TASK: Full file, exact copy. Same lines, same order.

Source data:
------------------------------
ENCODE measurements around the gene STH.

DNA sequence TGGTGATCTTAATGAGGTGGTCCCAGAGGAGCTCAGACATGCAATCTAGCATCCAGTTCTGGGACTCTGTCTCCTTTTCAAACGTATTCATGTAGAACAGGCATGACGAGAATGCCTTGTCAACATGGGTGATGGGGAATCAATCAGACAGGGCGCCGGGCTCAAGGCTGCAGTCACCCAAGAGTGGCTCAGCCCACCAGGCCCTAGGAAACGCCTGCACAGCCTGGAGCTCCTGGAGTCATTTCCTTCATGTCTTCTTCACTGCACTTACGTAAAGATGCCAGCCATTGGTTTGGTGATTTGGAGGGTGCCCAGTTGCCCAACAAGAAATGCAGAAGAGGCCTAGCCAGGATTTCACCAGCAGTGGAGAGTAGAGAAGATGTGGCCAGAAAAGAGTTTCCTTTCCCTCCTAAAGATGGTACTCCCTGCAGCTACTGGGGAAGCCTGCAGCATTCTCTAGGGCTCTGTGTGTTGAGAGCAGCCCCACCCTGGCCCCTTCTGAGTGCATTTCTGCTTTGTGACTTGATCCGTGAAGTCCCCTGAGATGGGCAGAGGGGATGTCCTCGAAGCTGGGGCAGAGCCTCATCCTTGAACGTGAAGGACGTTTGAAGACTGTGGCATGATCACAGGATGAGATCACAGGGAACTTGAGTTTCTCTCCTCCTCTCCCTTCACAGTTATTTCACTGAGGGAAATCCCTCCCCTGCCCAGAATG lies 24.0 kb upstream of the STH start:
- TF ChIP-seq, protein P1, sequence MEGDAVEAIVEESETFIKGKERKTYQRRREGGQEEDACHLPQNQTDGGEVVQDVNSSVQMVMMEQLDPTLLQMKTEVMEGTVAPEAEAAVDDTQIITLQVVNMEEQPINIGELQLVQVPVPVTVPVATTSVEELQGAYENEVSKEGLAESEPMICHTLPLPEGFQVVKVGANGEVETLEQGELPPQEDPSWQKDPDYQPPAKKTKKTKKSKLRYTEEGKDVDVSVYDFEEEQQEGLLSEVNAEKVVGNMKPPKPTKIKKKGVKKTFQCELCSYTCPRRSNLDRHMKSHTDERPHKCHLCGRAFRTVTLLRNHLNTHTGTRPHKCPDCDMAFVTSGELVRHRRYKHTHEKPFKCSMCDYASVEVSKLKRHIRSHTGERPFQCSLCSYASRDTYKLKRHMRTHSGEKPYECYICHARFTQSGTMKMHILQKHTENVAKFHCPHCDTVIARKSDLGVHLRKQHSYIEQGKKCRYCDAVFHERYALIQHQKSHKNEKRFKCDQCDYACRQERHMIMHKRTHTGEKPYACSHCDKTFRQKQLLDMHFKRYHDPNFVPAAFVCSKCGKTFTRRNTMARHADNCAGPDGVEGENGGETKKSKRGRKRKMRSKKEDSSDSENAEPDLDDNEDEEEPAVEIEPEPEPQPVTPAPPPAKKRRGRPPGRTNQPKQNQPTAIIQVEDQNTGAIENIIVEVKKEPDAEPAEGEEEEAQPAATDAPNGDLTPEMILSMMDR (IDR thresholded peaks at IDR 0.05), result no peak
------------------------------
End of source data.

ENCODE measurements around the gene STH.

DNA sequence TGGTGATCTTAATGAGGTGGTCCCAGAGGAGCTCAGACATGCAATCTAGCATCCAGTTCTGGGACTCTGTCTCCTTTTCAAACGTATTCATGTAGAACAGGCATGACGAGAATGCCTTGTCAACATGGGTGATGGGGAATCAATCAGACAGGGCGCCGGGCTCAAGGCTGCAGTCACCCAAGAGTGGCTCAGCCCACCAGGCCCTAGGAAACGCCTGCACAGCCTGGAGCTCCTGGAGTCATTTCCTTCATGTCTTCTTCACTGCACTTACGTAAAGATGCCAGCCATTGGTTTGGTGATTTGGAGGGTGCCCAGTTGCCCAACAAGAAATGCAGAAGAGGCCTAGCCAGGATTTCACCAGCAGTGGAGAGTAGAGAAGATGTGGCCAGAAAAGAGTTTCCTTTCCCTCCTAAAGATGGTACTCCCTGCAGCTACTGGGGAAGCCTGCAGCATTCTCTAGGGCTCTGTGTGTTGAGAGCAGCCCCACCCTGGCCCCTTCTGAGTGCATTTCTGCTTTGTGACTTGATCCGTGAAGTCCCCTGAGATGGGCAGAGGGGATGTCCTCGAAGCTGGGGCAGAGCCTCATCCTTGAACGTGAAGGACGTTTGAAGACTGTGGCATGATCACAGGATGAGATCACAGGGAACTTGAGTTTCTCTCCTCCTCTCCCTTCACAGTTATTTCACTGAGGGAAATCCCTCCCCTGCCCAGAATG lies 24.0 kb upstream of the STH start:
- TF ChIP-seq, protein P1, sequence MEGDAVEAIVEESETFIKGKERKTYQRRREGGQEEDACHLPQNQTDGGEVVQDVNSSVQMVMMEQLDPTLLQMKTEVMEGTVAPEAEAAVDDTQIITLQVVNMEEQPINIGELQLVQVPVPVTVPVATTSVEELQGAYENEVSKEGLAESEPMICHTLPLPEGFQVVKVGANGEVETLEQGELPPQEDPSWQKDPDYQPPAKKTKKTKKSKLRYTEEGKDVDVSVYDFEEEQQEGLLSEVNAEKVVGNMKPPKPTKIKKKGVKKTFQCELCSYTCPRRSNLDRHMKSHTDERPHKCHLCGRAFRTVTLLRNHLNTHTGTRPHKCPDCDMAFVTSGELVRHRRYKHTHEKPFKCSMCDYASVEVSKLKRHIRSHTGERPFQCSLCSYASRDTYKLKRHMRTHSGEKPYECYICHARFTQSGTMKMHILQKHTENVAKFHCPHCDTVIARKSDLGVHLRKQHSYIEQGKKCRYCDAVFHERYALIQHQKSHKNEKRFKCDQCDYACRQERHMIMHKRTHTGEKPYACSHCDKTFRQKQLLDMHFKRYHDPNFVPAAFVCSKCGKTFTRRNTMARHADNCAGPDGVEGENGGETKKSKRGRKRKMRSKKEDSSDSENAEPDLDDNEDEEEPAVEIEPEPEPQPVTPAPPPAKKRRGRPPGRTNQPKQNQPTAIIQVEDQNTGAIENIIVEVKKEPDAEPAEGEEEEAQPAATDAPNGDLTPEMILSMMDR (IDR thresholded peaks at IDR 0.05), result no peak